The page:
Can you explain how the different technologies you use contribute to your company’s final output?

Our aim is to achieve a generation mix that aligns with the structural generation we expect to see in the overall market in the future. We primarily focus on three technologies: onshore and offshore wind, and photovoltaics. We also look at cleaner alternatives to coal such as natural gas and hydrogen installations because renewable energy sources (RES) cannot emit steam or heat. Our guiding principle is that CO2 emissions are harmful and must be reduced to the maximum extent possible.

Can you explain what sets Polenergia apart from other players in the market when it comes to offshore wind projects in Poland?

Polenergia believes in its vision and is willing to take risks, setting it apart from other players in the market. Additionally, the company has a lean management structure and quick decision-making processes.

How advanced are the offshore wind projects that Polenergia is developing in Poland?

Polenergia has three offshore sites in total, with Baltyk II and Baltyk III being the most advanced. The joint capacity of these sites is 1.44 GW, and the company has already signed connection agreements with the TSO, obtained environmental permits, and completed wind measurements and initial geotechnical campaigns. The company is currently preparing the initial wind farm design, with plans to have it ready within the first quarter of 2020.

Is the expected production from the offshore wind projects by 2025 a plausible scenario, or are there factors that could cause delays?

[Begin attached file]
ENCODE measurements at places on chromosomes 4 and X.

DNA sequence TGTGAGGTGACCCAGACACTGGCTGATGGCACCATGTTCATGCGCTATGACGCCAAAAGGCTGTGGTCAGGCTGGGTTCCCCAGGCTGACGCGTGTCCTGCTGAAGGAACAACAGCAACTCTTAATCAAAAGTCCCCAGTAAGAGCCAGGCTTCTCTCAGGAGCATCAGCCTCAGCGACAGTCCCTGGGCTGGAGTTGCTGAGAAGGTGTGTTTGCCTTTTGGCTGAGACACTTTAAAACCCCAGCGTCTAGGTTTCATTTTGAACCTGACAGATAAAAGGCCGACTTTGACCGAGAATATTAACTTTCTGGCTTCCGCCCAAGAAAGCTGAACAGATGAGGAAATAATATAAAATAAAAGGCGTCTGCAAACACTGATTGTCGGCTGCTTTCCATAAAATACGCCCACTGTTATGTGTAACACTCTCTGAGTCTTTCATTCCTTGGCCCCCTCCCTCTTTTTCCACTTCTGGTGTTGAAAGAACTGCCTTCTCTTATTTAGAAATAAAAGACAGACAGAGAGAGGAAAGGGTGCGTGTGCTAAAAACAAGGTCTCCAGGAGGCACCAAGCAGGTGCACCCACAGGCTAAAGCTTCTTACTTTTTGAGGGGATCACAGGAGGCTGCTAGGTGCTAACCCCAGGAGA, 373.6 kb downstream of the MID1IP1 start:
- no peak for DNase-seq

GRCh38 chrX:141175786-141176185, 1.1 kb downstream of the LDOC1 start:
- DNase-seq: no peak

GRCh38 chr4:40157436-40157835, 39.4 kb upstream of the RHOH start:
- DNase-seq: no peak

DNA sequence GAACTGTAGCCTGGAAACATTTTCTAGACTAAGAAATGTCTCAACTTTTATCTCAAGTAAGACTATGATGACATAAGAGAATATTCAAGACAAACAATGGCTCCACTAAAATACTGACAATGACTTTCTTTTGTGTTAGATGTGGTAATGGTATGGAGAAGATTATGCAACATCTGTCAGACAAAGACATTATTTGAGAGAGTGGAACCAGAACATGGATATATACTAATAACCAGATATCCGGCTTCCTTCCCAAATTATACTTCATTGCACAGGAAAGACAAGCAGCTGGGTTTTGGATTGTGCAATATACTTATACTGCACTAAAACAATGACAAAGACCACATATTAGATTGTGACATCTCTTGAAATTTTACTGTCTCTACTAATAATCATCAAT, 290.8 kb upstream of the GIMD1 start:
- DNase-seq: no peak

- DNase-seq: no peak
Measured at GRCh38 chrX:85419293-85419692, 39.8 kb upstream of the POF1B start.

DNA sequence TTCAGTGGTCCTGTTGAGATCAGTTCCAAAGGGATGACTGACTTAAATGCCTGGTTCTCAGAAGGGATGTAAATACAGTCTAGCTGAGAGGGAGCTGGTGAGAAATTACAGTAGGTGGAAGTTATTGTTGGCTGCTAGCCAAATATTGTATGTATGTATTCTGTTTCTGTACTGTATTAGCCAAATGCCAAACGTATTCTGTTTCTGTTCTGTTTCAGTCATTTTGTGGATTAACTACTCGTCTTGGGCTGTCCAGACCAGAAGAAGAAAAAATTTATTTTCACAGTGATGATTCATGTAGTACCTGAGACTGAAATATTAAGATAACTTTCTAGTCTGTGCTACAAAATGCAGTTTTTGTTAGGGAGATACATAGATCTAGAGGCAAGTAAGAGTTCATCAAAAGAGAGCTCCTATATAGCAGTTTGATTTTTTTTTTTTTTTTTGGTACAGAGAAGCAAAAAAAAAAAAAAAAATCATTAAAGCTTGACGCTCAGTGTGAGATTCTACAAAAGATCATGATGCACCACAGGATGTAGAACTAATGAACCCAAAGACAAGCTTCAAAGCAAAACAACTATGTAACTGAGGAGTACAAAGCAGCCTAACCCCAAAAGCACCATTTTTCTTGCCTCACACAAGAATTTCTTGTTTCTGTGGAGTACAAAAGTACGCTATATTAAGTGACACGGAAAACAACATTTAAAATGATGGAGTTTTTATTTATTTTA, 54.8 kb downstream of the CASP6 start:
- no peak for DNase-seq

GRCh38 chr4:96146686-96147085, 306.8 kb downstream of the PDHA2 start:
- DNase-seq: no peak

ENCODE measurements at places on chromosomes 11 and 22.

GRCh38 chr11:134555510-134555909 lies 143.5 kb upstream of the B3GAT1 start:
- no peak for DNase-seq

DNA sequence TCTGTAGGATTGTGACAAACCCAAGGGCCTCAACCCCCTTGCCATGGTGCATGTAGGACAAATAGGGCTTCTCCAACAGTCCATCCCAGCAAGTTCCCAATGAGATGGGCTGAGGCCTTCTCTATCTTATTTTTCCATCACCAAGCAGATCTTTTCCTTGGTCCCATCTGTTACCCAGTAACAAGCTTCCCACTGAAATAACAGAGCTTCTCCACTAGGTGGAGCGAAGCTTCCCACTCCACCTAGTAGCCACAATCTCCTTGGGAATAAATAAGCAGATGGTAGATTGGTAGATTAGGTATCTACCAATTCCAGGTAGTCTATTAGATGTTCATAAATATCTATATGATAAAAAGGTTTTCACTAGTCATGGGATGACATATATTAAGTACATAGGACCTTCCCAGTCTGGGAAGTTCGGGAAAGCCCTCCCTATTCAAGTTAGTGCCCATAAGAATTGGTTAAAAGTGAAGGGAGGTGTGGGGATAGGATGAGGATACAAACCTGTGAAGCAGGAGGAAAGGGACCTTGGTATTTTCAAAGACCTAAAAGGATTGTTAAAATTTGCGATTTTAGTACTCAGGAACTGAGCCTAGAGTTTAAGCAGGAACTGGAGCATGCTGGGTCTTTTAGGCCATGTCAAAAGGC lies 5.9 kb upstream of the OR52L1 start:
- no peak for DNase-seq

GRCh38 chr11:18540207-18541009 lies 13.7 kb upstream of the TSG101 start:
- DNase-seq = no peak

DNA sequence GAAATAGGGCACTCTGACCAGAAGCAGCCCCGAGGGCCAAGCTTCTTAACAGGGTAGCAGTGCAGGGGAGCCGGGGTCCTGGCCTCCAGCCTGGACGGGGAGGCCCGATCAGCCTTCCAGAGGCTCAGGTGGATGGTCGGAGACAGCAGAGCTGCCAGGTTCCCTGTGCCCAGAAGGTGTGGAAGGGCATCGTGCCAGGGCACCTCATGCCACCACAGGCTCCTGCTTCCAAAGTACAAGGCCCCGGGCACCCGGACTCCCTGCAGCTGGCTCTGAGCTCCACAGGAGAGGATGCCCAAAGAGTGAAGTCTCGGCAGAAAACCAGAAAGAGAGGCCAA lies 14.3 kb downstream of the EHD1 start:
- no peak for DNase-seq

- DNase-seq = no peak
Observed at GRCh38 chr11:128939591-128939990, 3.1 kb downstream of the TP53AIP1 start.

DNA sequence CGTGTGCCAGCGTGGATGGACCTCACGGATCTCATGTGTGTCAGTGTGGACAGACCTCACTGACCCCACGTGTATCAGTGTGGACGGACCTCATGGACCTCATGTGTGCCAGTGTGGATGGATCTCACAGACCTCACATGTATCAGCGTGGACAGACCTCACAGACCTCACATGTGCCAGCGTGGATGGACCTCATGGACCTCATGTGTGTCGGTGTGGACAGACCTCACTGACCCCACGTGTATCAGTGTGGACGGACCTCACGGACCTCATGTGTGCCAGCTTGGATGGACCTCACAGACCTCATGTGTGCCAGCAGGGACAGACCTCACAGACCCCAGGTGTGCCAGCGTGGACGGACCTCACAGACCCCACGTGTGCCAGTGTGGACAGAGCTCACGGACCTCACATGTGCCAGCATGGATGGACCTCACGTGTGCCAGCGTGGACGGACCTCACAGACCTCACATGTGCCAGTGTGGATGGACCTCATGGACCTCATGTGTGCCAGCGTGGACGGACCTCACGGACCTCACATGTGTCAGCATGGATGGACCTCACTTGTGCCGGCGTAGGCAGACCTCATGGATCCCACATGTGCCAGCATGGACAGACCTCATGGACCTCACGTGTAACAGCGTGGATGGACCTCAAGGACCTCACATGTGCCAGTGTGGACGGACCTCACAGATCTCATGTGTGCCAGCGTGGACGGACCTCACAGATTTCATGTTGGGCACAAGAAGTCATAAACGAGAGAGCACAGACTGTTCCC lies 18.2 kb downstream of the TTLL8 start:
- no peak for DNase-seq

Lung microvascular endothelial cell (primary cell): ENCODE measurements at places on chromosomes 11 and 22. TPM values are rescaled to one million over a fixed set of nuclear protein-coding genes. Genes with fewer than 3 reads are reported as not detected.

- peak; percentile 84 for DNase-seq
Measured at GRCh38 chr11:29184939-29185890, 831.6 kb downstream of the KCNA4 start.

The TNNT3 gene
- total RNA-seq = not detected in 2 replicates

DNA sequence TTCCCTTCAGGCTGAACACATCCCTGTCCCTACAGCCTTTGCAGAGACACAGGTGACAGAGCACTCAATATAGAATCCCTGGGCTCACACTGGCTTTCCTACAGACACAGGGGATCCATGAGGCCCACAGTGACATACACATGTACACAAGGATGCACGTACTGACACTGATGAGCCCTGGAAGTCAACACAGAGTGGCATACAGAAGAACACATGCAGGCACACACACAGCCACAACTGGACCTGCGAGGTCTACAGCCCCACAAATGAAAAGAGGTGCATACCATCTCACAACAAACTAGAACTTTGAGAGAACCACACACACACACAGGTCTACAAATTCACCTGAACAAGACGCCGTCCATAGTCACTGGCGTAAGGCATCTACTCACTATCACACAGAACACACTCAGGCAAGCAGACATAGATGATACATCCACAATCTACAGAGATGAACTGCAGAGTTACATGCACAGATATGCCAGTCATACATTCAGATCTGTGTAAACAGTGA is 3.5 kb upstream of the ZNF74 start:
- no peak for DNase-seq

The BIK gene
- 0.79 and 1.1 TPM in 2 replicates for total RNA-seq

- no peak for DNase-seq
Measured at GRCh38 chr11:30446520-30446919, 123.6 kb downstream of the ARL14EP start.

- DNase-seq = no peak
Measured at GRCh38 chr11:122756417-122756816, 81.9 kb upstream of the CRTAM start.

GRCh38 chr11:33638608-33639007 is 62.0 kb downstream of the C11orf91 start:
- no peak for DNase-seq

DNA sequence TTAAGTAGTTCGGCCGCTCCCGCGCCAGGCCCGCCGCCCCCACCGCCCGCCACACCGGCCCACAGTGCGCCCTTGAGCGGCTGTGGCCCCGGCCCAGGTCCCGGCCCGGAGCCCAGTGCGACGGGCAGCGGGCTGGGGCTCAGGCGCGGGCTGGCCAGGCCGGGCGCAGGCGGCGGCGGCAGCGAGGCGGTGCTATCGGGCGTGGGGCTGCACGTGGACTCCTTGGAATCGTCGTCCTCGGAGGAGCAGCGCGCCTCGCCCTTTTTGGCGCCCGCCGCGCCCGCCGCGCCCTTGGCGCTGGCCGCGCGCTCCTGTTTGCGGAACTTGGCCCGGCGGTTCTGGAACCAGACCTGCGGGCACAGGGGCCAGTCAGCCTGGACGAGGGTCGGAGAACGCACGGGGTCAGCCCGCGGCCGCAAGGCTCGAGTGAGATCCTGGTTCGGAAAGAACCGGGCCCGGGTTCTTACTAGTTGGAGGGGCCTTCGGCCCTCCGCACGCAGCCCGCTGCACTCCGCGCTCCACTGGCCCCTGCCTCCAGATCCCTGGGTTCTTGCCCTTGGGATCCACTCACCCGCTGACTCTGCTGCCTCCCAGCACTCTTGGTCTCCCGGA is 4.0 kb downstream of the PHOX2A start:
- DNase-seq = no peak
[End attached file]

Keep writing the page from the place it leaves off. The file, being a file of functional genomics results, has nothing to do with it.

Polenergia believes that if the offshore law is passed through parliament in Q1 of 2020, it would meet the requirements needed to achieve production by 2025. However, there are still many factors that could cause delays, with eight out of ten of them being linked to the offshore law.

Can you describe the Polish government’s approach to offshore wind development and their willingness to work with the industry?

In the past year and a half, the government has demonstrated a willingness to collaborate and has been receptive to the industry’s concerns. Communication between the government and the industry has been productive.

Considering that offshore wind is a new industry in Poland, have you faced any challenges in identifying and acquiring the necessary workforce and skills?

Indeed, offshore technology is new to us all. To address this, we partnered with Equinor early on. While we have a strong understanding of the Polish market, Equinor has extensive knowledge of offshore technology and how to effectively implement it. So far, we are very pleased with this partnership.

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